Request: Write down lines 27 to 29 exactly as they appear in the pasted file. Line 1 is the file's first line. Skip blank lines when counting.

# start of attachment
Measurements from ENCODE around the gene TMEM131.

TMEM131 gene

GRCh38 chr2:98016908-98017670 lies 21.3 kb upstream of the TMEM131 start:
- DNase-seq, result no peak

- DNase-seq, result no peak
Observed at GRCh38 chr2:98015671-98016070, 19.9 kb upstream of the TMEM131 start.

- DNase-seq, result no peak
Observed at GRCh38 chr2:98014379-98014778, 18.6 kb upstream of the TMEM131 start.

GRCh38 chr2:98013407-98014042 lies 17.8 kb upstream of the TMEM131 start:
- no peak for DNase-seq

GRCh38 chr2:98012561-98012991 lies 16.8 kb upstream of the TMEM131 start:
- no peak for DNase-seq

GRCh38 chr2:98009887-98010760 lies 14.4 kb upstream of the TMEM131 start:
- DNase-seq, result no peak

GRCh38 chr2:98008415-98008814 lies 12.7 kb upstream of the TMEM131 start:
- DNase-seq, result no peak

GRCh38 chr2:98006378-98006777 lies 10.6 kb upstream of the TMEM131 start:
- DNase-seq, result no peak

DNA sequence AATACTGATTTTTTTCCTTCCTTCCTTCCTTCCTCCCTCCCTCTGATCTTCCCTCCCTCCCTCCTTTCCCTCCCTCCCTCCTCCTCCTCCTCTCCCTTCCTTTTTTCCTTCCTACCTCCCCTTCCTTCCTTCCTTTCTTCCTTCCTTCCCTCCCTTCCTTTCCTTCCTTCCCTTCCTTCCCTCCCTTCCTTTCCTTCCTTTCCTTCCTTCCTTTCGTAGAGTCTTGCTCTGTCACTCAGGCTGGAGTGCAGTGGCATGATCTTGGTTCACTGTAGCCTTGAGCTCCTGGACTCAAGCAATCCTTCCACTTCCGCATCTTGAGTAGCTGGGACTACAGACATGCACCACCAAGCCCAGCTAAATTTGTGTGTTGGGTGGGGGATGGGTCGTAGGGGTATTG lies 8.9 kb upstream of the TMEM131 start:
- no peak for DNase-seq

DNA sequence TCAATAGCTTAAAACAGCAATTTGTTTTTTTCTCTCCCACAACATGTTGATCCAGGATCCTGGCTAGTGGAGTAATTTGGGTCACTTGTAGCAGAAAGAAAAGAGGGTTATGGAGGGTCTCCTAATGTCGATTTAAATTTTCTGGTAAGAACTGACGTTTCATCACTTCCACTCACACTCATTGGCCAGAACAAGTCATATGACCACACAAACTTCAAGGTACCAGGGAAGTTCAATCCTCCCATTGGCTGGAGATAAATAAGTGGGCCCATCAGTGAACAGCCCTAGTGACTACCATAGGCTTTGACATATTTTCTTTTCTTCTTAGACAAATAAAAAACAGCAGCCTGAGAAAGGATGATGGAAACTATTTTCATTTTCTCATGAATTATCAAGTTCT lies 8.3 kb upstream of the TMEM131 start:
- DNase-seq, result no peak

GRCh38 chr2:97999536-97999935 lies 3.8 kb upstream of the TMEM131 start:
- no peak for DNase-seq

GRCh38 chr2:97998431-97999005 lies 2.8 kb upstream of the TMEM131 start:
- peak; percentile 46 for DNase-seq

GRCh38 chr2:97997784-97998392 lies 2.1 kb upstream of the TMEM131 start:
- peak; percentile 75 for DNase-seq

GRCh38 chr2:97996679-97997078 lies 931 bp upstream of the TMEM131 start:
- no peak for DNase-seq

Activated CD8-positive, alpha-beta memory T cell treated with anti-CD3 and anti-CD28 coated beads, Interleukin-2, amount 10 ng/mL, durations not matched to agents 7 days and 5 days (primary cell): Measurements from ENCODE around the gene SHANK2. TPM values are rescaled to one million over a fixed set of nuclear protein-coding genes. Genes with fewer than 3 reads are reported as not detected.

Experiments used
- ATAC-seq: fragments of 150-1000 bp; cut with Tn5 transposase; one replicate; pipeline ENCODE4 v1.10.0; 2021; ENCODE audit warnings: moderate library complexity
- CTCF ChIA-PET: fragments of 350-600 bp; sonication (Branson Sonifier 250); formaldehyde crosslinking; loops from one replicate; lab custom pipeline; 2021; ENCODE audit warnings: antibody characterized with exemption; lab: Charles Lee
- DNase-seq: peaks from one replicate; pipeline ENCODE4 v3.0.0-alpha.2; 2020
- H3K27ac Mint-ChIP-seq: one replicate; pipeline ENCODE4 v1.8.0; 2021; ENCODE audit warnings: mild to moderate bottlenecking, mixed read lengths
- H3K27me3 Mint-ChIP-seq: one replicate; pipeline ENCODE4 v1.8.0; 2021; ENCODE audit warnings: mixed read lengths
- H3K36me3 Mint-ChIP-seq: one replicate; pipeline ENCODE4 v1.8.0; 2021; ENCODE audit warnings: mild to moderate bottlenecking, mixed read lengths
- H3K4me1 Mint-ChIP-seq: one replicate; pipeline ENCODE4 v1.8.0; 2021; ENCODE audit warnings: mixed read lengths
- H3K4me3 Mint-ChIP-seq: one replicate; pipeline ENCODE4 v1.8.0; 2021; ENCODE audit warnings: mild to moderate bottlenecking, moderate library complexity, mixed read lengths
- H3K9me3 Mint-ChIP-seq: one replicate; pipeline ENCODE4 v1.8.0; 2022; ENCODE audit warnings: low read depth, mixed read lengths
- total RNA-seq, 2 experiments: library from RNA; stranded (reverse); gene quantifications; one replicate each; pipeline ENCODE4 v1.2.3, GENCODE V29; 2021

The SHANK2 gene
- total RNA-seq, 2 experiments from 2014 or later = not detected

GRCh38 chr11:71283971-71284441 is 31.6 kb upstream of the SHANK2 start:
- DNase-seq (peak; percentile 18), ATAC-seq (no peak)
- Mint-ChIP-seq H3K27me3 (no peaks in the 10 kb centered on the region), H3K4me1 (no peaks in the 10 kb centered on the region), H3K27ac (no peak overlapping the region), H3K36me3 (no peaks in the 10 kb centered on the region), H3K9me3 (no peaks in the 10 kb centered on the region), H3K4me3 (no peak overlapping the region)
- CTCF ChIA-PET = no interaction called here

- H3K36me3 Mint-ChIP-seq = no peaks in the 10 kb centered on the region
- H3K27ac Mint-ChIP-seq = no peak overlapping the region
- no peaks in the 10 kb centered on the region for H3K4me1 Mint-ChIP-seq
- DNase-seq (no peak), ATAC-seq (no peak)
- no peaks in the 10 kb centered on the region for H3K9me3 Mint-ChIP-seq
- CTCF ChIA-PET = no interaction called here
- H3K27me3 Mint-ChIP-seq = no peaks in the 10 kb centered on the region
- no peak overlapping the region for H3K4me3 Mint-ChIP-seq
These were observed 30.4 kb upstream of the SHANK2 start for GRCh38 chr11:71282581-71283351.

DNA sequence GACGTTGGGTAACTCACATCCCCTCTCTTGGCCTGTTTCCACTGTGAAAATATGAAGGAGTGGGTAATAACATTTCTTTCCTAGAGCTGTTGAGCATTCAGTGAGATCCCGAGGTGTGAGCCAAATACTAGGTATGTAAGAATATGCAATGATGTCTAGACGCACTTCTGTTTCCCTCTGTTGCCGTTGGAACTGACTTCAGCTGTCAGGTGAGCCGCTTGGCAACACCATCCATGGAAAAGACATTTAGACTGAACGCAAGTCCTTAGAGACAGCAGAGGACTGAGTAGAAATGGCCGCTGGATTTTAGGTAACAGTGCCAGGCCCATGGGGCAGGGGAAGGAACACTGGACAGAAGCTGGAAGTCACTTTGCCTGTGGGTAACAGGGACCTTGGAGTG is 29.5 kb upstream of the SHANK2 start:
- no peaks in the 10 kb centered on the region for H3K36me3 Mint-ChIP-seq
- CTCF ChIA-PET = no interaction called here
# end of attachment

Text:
GRCh38 chr2:97997784-97998392 lies 2.1 kb upstream of the TMEM131 start:
- peak; percentile 75 for DNase-seq

GRCh38 chr2:97996679-97997078 lies 931 bp upstream of the TMEM131 start: